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Bidenomics versus Trumponomics, Future of commodity trading in the US, and more

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Bidenomics versus Trumponomics, Future of commodity trading in the US, and more

THE WEEKEND REVIEW   –    OMFIF

Latest opinion and analysis from OMFIF around the world

12-16 October 2020, Vol.11 Ed.40

Bidenomics versus Trumponomics: Whoever wins the US presidential election will face putting America’s economic house in order as a priority.

To understand what that path might look like – whether President Trump stays in office or Joe Biden is elected – it is helpful to consider each campaign’s economic policies.

Trump’s proposals would add $4.95tn to the debt through 2030.

The Biden plan would contribute to a $5.6tn deficit over the same period.

It is ‘Bidenomics’, and not ‘Trumponomics’, that will result in a stronger economy, writes Marsha Vande Berg.

Read more.

Podcast

Future of commodity trading in the US: Heath Tarbert, chairman and chief executive of the Commodity Futures Trading Commission, joins Mark Sobel to discuss the CFTC’s work in managing the Covid-19 crisis, its current and future priorities, cross-border co-operation and the role of financial regulation. Listen to the recording.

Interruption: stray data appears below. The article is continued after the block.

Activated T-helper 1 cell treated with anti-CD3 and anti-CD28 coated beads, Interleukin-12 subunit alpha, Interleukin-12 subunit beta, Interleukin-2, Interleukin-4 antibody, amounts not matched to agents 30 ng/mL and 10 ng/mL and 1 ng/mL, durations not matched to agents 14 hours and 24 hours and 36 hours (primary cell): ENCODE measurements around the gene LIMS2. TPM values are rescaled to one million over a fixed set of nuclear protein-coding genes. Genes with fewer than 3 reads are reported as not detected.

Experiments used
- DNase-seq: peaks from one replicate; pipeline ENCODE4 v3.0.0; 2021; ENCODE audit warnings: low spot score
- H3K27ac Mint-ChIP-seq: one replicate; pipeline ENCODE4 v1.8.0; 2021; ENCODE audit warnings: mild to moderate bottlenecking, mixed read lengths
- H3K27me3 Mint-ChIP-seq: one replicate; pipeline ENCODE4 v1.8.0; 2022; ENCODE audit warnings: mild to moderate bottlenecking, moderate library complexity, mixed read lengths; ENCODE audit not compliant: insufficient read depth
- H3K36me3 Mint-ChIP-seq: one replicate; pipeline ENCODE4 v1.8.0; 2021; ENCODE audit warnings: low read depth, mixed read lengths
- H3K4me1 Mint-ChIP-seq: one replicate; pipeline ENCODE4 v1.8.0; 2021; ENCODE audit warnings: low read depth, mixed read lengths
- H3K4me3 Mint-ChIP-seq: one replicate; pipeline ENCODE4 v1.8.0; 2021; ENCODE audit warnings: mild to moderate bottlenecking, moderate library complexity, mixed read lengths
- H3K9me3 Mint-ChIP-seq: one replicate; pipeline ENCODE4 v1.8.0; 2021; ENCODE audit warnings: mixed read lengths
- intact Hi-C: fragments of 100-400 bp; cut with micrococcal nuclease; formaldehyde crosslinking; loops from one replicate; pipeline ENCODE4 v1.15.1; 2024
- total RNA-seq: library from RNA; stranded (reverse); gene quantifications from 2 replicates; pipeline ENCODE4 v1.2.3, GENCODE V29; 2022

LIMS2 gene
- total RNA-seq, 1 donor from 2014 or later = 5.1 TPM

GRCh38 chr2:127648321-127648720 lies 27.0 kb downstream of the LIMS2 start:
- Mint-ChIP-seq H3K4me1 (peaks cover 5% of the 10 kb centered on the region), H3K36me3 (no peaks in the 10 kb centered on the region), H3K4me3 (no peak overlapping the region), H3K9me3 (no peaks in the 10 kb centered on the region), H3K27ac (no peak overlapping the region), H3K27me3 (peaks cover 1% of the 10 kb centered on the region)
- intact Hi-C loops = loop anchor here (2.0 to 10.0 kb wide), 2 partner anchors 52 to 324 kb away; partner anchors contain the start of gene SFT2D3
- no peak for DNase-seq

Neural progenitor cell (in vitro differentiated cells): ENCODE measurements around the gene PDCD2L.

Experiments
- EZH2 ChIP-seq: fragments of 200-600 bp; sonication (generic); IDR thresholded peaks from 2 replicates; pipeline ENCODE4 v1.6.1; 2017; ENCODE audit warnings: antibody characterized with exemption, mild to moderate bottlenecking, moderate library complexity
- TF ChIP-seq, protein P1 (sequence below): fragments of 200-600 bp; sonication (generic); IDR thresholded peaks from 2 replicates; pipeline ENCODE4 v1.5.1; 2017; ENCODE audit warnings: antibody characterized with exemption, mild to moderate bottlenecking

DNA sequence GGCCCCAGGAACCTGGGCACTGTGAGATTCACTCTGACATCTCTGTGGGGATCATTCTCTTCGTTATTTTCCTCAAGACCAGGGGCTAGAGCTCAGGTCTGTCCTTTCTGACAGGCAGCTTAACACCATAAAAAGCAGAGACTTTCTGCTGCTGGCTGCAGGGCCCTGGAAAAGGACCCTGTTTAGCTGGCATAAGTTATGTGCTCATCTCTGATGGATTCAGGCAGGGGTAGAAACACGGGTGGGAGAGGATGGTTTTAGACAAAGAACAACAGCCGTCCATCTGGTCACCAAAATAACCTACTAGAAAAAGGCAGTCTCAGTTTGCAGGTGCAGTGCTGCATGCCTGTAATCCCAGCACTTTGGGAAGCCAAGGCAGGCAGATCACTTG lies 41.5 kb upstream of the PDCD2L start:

Podcast

Brexit — what next?: Peter Foster, public policy editor at the Financial Times, and David Marsh, OMFIF chairman, discuss the consequences of the internal market bill for the Brexit negotiations. They assess the likelihood of a no-deal Brexit and what shape the EU-UK relationship could take after 31 December. Listen to the recording.

Commentary

Hope for UK house prices: Mortgages account for almost half of UK banks’ sterling assets and two-thirds of lending to the private sector. Policy-makers will have been reassured by data showing that the housing market bounced back from the pandemic. However, a major concern will be unemployment, writes Chris Papadopoullos. Read more.

Commentary

German cycles give a better ride: Britain has left the European Union — and is celebrating the occasion by adopting Germanic labour market policies. However, implanting German policies in the UK without appropriate supporting infrastructure is unlikely to be successful, writes Bob Bischof. Read more.

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